In addition to the immediate technical training, a physics degree aims to provide graduates with the ability to solve novel problems. This is not done "abstractly" by philosophizing a lot about the issue, but by concretely dealing with physics and the experiences made in the process. The challenges that have arisen and continue to arise from the problem of uncovering the laws of nature have led to a unique combination of thought and observation, of imagination and technology.

The study of physics introduces students to this complex through a broad undergraduate course and a more specialized graduate course, providing related experiences and skills. One learns to understand general complex issues and to use them to solve problems. One learns to make observations and to interpret the data correctly. One learns to use the computer not "abstractly" and detached from the applications, but by working on concrete problems with the help of the computer (a matter of course in the subject). Accordingly, the study of physics has both a broad training value and a high educational value.

Within the framework of bachelor's, master's or possibly doctoral theses, students advance in a special field to the level of top performance that is at all possible there today. This represents the culmination and conclusion of their education.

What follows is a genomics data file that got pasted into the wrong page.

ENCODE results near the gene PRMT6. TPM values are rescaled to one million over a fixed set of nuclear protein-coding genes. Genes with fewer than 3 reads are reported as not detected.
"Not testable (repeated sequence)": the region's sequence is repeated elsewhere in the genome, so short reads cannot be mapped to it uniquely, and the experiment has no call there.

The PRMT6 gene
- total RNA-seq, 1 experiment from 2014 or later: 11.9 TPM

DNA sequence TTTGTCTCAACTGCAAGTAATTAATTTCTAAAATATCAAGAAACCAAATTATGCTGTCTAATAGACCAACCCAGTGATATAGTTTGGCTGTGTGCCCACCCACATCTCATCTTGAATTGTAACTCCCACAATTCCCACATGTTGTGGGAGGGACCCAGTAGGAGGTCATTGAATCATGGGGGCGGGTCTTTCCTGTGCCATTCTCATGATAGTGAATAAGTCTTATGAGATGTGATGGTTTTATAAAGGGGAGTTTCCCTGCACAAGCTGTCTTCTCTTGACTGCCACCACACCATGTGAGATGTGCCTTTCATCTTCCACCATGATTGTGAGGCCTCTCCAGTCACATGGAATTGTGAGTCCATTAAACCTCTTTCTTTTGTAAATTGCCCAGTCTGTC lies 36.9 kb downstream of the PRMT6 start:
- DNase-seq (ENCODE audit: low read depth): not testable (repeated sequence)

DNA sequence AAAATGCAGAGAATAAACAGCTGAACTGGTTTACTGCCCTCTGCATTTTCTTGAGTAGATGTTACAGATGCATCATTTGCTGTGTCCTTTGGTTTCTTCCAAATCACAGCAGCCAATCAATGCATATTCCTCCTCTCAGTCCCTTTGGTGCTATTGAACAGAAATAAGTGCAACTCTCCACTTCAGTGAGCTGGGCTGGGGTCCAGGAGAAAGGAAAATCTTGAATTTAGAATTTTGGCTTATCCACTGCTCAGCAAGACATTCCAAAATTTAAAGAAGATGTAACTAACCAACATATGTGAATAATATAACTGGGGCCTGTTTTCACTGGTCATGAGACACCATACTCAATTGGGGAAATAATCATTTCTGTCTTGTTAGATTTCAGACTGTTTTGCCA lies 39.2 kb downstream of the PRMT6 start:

The benefit of such an education can also be explained in a slightly different way. Today, people like to emphasize educational goals such as the "ability for lifelong learning". However, this constant "further learning" is only a special case of solving novel problems: It is in each case a task to be mastered to learn and understand something new in a comprehensible, effective and independent way and then to derive benefit from it. Physics students are confronted with such challenges more than once in their studies and learn by practical example how to master them successfully.

Good reasons for studying physics in Wuppertal:

  • Because it is a small department with relatively few students, each student has the opportunity for individual and intensive attention from faculty.
  • The department conducts intensive cutting-edge research in a variety of fields. This pays off in the main course of study. On the one hand, in the quality of what is learned and, on the other hand, in the graduates' job search through good contacts to industry.
  • If you are interested in a stay abroad during your studies, you can make use of the good contacts of the Wuppertal physicists to CERN in Switzerland or to England, USA, Thailand etc.
  • Many research groups have good contacts with different companies and areas of industry. Students who carry out their final thesis in these groups participate in these contacts.
  • The Wuppertal working groups work with and on various aspects of computers: Hardware and software development, networks and parallel computers, data processing and statistical methods. Studying physics in Wuppertal offers the opportunity to actively participate in such developments.

Further Help

How does studying at the university work? What is different from school? What do I have to pay attention to? First-year students can find answers to these questions at the freshman information session.